Both bills were referred to the Senate Judiciary Committee. SB 1055 was heard April 15 and SB2166 was scheduled to be heard in committee April 16.
Other pieces of legislation that caught the diocese’s attention include the Church Protection Act of 2013, which lets church leaders decide if congregants carry firearms on church property. Bishop Taylor promptly declared Arkansas’ Catholic churches gun-free zones.
The Parental Choice Scholarship Program Act, HB 1897, which would have provided parents with an educational voucher system, was shelved by the House Education Committee, which recommended an interim study of the issue. A second measure, HB 1004, would create an income tax credit for education expenses. That measure, introduced by Rep. Denny Altus of Fort Smith, would grant a state income tax credit equal to 25 percent of defined education expenses over $300, for each child enrolled in any Arkansas school in grades kindergarten through 12th grade. The proposal was set to be debated by the House Committee on Revenue and Taxation April 16.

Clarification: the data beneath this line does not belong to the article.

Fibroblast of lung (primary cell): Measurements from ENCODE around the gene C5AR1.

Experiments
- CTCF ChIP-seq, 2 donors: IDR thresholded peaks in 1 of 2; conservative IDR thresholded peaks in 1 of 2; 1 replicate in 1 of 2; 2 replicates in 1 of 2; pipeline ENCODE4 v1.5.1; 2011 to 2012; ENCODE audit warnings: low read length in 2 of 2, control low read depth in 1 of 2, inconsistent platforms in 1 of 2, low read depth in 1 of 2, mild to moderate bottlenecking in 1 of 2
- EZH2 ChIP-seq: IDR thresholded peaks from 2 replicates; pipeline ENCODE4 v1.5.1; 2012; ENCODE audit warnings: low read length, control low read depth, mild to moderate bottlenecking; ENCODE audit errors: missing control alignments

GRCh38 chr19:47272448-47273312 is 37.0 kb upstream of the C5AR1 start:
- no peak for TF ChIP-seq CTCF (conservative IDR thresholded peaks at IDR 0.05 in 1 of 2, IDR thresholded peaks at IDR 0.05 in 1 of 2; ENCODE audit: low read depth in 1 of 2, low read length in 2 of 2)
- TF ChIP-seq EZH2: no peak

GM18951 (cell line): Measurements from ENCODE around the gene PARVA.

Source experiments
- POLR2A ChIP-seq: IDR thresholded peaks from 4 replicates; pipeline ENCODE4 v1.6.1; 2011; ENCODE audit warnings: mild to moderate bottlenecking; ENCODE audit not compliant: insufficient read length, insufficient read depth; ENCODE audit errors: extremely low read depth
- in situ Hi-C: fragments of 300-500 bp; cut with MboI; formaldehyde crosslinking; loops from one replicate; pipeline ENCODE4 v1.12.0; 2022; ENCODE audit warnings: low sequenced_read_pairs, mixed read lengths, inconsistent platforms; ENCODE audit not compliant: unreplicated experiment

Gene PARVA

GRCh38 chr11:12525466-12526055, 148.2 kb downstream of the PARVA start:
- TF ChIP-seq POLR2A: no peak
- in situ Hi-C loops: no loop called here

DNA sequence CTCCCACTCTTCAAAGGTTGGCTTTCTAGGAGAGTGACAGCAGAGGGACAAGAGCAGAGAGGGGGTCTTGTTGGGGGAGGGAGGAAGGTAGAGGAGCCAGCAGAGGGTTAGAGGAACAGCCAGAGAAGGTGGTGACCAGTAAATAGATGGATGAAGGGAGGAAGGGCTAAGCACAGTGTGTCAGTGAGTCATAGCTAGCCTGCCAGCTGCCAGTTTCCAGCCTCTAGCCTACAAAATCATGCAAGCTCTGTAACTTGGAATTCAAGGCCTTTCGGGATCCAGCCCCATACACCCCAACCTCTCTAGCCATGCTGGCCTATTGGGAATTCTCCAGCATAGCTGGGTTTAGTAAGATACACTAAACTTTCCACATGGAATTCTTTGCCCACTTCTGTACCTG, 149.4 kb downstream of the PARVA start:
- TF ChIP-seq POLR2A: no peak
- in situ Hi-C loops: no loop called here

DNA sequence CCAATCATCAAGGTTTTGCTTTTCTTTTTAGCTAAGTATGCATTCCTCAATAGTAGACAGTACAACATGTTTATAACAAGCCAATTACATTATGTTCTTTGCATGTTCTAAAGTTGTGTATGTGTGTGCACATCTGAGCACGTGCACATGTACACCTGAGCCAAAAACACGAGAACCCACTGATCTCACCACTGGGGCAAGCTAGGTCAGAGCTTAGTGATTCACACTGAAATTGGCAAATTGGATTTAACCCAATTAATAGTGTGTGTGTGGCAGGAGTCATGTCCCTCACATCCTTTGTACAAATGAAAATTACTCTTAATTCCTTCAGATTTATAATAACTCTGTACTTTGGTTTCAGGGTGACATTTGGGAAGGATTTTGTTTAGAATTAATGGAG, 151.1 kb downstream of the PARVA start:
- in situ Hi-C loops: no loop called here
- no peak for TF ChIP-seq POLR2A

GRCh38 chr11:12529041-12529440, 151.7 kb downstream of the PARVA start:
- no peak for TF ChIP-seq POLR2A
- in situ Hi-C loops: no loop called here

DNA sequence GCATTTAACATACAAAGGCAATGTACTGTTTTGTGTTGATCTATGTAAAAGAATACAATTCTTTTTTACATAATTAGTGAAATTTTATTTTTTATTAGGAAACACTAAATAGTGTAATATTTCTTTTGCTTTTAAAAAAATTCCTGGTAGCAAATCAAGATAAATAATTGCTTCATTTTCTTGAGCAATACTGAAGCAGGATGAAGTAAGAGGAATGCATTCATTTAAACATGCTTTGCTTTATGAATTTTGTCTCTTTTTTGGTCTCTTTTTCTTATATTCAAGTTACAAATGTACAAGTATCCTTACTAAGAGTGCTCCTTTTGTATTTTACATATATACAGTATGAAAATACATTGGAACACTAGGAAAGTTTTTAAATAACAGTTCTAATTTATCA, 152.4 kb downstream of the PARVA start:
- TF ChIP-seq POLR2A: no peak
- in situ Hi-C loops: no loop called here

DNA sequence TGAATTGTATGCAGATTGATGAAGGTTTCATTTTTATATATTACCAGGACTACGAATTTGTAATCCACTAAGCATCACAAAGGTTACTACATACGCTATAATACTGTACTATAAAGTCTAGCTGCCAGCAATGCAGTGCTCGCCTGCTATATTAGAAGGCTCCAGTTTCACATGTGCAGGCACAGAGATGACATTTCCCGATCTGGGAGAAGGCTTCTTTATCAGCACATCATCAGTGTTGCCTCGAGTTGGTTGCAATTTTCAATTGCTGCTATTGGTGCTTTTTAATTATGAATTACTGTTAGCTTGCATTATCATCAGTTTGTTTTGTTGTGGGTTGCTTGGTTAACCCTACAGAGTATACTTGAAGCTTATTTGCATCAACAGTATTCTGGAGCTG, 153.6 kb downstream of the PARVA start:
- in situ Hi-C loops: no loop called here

Two Catholic activists, both members of the Cathedral of St. Andrew in Little Rock, played instrumental roles shaping legislation this session. Paul Spencer, a teacher at Catholic High School in Little Rock and founder of Regnat Populus, a grassroots group seeking ethics reform, worked with lawmakers on House Joint Resolution 1009, a constitutional amendment redefining rules on term limits, ethics reforms and setting lawmaker salaries. Mary Katherine Keller, 18, helped write and testified for SB33, signed into law April 16, which provides early childhood testing for a range of learning disabilities. Keller overcame misdiagnosed dysgraphia to graduate high school with honors.